Early one Friday afternoon, on the first day of summer, I was taken to an exhibition at the Carpenter Center for Visual Arts at Harvard University in Cambridge, Massachusetts. It was a large undergraduate showcase, and as I walked around, occasionally recognizing faces of people I vaguely knew, getting lost, looking for more wine and stopping briefly in colourful corners, I kept overhearing talk of a Yiddish rave.
Eventually I found it: an installation called Der Brokh, Yiddish for The Wreck. It was housed in a small, dark room that was booming with electronic music, and as I entered my body began to move to the beat. On each of the walls there were archival photographs of the lost, ragged world of European shtetls: headscarved women and children proudly standing outside threadbare homes on crowded streets; men cleansing themselves in the mikveh; boys on some adventure near a stream; Jews from Europe on boats docked outside Palestine.
On the floor there were large pillows, and a few people had taken this cue to lie down and direct their gaze to the screen above the DJ’s head. Here, more footage played, a looping film of this past Yiddishland. Then, these scenes of unremarkable shtetl life would be interrupted by shots of buildings being levelled to the ground. What should the body do now? Should it lie down and watch this destruction? Should it walk around, and quietly observe the fragments of a lost world? Or should it get lost in the music, following the clean compulsion of the beat?
We learn throughout the course of the piece that the agent of this destruction is the Israeli army. This was the ruin, The Wreck – a piece that promises to explore “Jewish experience 75 years after the establishment of the Jewish State,” and asks questions about how to live in the shadow of the devastation it has provoked. It is an installation concerned with the shattering of hopes, and an attempt to find rest amid loss and disaster.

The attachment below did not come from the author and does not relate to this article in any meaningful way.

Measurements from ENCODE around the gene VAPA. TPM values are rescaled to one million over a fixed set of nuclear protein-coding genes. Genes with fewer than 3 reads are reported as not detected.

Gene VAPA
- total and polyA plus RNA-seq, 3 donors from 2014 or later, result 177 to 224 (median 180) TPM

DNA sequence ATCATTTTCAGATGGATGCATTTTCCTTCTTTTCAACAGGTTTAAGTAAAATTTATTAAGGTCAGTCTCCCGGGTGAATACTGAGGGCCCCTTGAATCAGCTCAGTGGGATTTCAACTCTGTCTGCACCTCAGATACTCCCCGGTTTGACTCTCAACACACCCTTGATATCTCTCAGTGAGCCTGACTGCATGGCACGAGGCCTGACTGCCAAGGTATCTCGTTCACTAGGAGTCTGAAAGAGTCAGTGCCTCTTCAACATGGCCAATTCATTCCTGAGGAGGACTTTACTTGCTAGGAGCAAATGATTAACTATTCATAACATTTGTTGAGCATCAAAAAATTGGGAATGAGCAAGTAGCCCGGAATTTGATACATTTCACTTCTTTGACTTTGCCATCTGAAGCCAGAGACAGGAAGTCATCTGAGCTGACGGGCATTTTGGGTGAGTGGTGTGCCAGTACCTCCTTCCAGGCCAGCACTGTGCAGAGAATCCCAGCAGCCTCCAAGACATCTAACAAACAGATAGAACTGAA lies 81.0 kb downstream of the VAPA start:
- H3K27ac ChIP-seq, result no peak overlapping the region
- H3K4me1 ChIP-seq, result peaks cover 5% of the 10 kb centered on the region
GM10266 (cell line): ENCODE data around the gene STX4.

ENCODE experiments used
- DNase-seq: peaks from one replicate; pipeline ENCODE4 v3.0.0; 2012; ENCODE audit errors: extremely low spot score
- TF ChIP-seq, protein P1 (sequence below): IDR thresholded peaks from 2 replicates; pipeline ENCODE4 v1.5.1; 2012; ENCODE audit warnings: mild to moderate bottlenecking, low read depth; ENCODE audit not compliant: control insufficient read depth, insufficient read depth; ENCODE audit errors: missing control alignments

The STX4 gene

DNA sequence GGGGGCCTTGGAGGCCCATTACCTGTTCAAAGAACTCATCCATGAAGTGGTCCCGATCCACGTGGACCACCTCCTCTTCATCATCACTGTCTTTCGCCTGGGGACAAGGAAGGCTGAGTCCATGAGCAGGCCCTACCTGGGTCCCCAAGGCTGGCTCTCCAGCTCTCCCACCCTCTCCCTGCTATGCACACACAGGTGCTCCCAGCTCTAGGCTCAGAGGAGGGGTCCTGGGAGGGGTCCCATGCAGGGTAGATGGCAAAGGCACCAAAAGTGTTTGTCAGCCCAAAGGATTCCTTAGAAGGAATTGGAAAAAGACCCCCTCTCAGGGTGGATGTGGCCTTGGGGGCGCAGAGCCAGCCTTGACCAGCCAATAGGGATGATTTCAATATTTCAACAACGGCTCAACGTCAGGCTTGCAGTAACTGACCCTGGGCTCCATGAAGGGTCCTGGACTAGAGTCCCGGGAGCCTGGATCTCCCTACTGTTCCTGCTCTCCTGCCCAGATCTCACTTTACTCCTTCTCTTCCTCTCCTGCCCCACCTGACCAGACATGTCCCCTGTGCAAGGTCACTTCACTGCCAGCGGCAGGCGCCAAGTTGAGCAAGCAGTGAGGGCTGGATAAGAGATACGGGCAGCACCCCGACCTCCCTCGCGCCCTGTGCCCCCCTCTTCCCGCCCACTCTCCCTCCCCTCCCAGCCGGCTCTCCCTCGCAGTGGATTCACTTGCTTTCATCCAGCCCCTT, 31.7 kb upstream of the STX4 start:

The sign on the door warns: “[A]s we look up at The Wreck, we’re lulled by its hopelessness, the peace of failure. When a ship crashes, we fall into the sea.” The idea of water proves central to the piece, uniting the photographs of waterways from eastern Europe to Palestine-Israel with the mikveh: travel and immersion that promises redemption but could spell tragedy.
I met its creator, Chaia Berman Peters, a few days afterwards. A current undergraduate at Harvard studying sociology and music, she grew up in New York, in a family home peopled by rabbis and cantors as much as students of postcolonial thought. Her father, a Jewish studies teacher, specialises in the Zohar, and was a professor of nationalism and colonialism. Berman Peters learned to play the accordion and joined a klezmer band, but upon slowly realising that she was primarily playing for an older generation, she started to shift gears.
Der Brokh, she explains, is the second in a three-part art installation called Hofn Stantye (Yiddish for Hope Station), which brings together electronic music, live visuals and audience participation. The whole thing is a riff on her musical idol Sofia Kourtesis’ Estación Esperanza, which samples Peruvian protestors chanting against homophobic takedowns. “For me,” says Berman Peters, “Hope Station is the idea that there’s more hope in solidarity than in visions of a nation state. It’s also a sort of counter-song to Hatikva [the Israeli national anthem], which also means hope.”